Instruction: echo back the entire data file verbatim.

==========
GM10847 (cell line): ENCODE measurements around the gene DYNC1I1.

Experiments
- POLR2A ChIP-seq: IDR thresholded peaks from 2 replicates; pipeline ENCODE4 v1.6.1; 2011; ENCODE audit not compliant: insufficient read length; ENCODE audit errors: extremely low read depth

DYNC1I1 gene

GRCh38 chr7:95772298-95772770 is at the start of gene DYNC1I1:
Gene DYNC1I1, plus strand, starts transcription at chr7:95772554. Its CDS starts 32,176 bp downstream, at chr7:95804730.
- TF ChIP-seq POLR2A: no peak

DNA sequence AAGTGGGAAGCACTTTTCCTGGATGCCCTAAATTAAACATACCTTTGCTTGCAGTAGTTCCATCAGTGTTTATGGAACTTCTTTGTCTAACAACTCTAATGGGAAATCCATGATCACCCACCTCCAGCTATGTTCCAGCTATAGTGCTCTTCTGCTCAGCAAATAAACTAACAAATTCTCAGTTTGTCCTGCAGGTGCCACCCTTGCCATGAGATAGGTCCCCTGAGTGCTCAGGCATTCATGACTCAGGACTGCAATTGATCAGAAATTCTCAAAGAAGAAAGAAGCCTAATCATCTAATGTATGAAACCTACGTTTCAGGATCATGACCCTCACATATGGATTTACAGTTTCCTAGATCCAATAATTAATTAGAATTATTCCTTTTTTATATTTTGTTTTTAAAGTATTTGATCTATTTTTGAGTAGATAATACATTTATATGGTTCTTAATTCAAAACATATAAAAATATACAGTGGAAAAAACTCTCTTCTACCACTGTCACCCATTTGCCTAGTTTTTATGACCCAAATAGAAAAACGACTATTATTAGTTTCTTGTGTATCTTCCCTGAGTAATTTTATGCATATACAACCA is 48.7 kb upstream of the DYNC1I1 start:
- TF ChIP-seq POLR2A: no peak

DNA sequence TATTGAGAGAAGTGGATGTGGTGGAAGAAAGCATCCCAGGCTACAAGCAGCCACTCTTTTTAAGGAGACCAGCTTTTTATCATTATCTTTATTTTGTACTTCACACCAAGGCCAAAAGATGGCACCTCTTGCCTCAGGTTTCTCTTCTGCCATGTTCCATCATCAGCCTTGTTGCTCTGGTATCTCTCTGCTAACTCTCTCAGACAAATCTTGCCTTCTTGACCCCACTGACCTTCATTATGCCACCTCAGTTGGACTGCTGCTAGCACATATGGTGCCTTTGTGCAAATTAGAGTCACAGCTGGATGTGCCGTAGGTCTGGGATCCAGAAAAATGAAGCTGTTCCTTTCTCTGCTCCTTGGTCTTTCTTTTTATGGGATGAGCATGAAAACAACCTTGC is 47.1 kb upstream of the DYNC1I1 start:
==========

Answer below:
GM10847 (cell line): ENCODE measurements around the gene DYNC1I1.

Experiments
- POLR2A ChIP-seq: IDR thresholded peaks from 2 replicates; pipeline ENCODE4 v1.6.1; 2011; ENCODE audit not compliant: insufficient read length; ENCODE audit errors: extremely low read depth

DYNC1I1 gene

GRCh38 chr7:95772298-95772770 is at the start of gene DYNC1I1:
Gene DYNC1I1, plus strand, starts transcription at chr7:95772554. Its CDS starts 32,176 bp downstream, at chr7:95804730.
- TF ChIP-seq POLR2A: no peak

DNA sequence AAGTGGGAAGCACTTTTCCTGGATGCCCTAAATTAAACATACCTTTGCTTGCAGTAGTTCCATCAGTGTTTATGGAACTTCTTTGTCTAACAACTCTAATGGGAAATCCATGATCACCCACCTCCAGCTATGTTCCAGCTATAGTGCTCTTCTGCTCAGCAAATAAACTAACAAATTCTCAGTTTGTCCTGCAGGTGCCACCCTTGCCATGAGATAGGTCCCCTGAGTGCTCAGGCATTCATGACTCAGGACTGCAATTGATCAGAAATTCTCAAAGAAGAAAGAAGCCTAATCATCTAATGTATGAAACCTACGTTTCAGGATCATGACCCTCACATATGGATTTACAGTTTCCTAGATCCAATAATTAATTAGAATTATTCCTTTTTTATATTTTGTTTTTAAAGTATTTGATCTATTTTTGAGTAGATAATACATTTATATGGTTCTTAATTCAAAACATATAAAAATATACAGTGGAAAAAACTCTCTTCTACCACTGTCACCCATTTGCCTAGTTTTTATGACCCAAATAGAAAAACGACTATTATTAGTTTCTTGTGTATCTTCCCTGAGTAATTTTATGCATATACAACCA is 48.7 kb upstream of the DYNC1I1 start:
- TF ChIP-seq POLR2A: no peak

DNA sequence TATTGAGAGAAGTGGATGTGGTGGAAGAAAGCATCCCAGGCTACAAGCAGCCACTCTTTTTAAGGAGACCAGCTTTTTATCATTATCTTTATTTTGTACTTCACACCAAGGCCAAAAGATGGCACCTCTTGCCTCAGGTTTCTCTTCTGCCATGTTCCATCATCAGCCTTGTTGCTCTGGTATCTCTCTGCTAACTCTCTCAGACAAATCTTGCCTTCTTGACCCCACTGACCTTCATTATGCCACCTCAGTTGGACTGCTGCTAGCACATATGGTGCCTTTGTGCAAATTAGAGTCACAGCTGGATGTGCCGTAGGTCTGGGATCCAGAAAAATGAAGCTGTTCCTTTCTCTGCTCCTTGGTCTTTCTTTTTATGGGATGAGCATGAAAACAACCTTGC is 47.1 kb upstream of the DYNC1I1 start: